I go to Martha's Vineyard to attend JawsFest. The Fest is being held to promote the blue-ray version of the movie Jaws. I go with my friend the King of Crass. He and others call themselves not fanatics of the movie, but finatics.
I arrive on the island and King of Crass tells me to meet him by the Flying Horses Carousel. Of course, I can't find it because I couldn't find my nose on my face. I'm terrible at things like that. So, I ask the gentleman at the information stand where the carousel is in relation to where we are.
"If it waz a beah, it'd bitecha!" he says.
"What?" I reply.
"If it waz a beah, it'd bitecha!" he repeats.
Now I get it. If it was a bear, it would bite you. The people who live here really talk like the locals did in Jaws. Cool. I laugh and tell him thanks as he points me in the right direction.
I'm fascinated by the finatics. I was obsessed with Jaws as a kid because I was afraid of sharks and not allowed to see the movie. So it was both frightening and forbidden. A tantalizing combination. I played with rubber sharks and read books about great whites. When I finally did see the movie at age 12, yeah, it scared the bejeezus out of me. But I loved it.
Did I become a bona fide finatic? Well, maybe not to that extreme. But close.
After a discussion panel called "Women of Jaws," which includes "Chrissie," the girl who got eaten up in the beginning, and "Mrs. Kintner," who slaps Sherriff Brody in the face for letting her son get eaten up, I attend a screening of the movie in an old whaling church.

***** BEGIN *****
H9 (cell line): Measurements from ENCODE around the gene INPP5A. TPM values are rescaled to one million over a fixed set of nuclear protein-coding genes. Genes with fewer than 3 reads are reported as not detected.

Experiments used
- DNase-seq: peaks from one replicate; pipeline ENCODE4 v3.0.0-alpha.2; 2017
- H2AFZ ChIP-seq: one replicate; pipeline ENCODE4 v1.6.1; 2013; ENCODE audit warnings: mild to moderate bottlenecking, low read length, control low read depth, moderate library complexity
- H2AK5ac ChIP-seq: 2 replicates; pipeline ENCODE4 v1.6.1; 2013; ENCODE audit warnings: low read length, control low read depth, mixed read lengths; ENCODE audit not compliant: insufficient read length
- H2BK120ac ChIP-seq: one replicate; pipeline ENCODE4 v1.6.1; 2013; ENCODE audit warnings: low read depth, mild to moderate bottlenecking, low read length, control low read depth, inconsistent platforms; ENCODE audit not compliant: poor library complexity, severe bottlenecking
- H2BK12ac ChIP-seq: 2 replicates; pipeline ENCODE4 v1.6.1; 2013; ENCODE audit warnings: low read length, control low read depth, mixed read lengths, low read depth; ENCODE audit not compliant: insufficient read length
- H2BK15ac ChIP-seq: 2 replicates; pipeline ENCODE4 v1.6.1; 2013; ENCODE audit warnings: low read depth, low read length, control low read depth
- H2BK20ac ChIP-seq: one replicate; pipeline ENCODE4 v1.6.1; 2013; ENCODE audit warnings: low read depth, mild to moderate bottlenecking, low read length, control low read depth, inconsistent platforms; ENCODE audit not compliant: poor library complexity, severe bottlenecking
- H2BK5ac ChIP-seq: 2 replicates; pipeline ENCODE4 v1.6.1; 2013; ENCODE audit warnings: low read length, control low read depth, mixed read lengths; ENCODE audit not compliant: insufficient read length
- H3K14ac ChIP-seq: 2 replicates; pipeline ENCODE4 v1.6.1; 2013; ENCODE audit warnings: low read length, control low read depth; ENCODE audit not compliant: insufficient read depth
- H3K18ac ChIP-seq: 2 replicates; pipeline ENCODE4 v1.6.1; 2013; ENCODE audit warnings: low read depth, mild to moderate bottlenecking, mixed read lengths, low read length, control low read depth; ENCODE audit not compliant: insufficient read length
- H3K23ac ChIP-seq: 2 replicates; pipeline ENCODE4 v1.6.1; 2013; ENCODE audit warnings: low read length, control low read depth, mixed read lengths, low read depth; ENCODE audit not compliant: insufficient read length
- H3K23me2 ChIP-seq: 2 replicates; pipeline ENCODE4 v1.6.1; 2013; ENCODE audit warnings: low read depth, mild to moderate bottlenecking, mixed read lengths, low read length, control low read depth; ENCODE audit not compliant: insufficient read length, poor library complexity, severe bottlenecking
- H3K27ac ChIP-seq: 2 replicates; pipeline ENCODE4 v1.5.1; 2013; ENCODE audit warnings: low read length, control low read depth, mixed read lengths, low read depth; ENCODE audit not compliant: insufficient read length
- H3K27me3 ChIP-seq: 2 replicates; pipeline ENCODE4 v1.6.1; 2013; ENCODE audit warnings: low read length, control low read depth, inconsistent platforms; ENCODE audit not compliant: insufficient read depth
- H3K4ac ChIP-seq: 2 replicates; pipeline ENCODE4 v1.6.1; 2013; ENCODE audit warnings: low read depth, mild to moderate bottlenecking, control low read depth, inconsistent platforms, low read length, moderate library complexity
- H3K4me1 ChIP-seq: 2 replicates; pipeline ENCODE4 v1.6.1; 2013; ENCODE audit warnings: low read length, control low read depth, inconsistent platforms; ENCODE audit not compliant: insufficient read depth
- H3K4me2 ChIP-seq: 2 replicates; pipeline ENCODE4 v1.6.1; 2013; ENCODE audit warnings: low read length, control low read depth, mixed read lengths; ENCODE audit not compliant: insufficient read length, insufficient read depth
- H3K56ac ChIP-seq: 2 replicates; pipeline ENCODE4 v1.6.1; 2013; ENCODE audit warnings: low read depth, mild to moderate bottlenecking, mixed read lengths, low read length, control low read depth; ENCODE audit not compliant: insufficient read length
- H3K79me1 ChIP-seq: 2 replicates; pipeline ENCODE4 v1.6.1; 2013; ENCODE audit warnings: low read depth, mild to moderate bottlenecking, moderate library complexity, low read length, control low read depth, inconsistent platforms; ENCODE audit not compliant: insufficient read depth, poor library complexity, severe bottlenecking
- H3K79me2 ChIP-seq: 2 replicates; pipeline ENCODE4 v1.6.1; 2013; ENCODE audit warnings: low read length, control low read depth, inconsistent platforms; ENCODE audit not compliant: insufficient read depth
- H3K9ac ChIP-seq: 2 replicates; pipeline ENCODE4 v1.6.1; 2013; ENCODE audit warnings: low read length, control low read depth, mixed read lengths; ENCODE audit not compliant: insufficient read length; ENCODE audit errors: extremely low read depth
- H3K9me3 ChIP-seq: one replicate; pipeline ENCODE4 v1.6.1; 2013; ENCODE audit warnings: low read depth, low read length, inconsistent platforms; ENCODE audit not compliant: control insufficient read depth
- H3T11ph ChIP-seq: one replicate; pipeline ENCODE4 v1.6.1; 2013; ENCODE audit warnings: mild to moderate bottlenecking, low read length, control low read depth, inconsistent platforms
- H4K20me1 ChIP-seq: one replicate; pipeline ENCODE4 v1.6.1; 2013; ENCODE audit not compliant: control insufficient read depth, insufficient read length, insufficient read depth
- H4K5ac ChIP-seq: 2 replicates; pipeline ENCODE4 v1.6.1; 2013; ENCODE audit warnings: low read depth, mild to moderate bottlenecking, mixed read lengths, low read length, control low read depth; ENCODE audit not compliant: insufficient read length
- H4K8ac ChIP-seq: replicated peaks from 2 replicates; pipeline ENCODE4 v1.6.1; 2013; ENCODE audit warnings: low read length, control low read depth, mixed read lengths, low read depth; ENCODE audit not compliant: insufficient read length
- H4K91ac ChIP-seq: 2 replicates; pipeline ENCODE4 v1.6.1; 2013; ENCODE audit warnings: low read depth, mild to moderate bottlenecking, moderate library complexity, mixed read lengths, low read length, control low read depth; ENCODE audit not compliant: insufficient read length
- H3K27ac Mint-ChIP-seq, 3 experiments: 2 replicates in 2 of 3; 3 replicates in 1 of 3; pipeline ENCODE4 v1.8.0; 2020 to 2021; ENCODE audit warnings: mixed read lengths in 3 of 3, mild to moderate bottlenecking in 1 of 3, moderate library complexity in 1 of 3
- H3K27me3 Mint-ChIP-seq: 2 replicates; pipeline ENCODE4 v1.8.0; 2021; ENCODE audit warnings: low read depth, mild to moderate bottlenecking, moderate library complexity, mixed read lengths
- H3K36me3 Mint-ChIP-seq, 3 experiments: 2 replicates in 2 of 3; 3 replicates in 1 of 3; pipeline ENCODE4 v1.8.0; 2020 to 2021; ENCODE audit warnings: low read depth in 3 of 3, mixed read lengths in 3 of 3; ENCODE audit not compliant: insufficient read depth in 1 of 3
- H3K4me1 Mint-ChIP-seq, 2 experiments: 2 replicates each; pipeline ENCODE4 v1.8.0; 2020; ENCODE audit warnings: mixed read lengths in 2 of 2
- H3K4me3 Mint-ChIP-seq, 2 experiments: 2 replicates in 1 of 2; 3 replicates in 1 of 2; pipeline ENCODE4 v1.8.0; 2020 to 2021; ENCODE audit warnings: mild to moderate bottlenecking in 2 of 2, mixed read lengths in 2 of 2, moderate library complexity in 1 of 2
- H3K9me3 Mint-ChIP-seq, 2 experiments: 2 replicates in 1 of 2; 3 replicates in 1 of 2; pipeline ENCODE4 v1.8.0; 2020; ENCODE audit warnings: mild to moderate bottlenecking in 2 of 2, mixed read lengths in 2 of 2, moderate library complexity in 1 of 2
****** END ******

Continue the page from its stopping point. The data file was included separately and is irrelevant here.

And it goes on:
One thing I notice: There's cheering for Chrissie and Mrs. Kintner, along with a lot of general ruckus. However, even though everyone has seen Jaws a billion times, when Quint goes into his speech about the Indianapolis, the room falls completely silent. Not a sound but Quint's gravely baritone describing a shark's "lifeless eyyyyyes." These folks still love the movie. And so do I.
That weekend, it's all Jaws all the time.
I go for a cup of joe at the hotel's coffee bar and catch a conversation between two old-salt locals. They live here and probably don't need to be scamming hotel coffee, but they say hello to the young lady at the front desk and start filling their cups. I get the feeling they do this every day.
"Ya seen the signs for JawsFest around town?" one asks the other. He's got an oversized raincoat on because it's pouring out.
"Yep," the other says. He's lanky and grizzled and I bet his hand feels hard as a rock and rough as a loofah sponge if you shake it. "My ex-wife was gonna be in it. Volunteered ta be eaten by tha shaaahhk."
I've gotten my coffee but linger to hear more.
"Aaahhhh yeah, that was my waaast mistake. I didn't go ta be an extra. They woulda used me!" Grizzled Guy continues.
I'm thinking, aaahhhh yeah, you're probably right.
"All them Jaws people, they're stayin' right heah. Right in this hotel!" says the guy with the oversized slicker. "They did this in 2005, doin' it again this ye-ah. Sucka all tha tourists."
Well, maybe so. But I think the true finatics are different than your typical tourists. They aren't inclined to get suckered as much as caught up in the whole experience. I come to realize that for many of the finatics, JawsFest is about the movie, but it's also about the people.
"We started out in 2005 talking about Jaws," King of Crass explains. "But now we talk more about each other's lives. Even if they don't hold an official event, we still come every year to see each other."
To me, that sounds really nice.
So, the next time you're on Amity Island...I mean, Martha's Vineyard, there's a good chance that you'll be quite close to a finatic. How close? Well, if it waz a shaaaahk, it'd bitecha!
Juliana Gribbins is a writer who believes that absurdity is the spice of life. Write to her at email@example.com.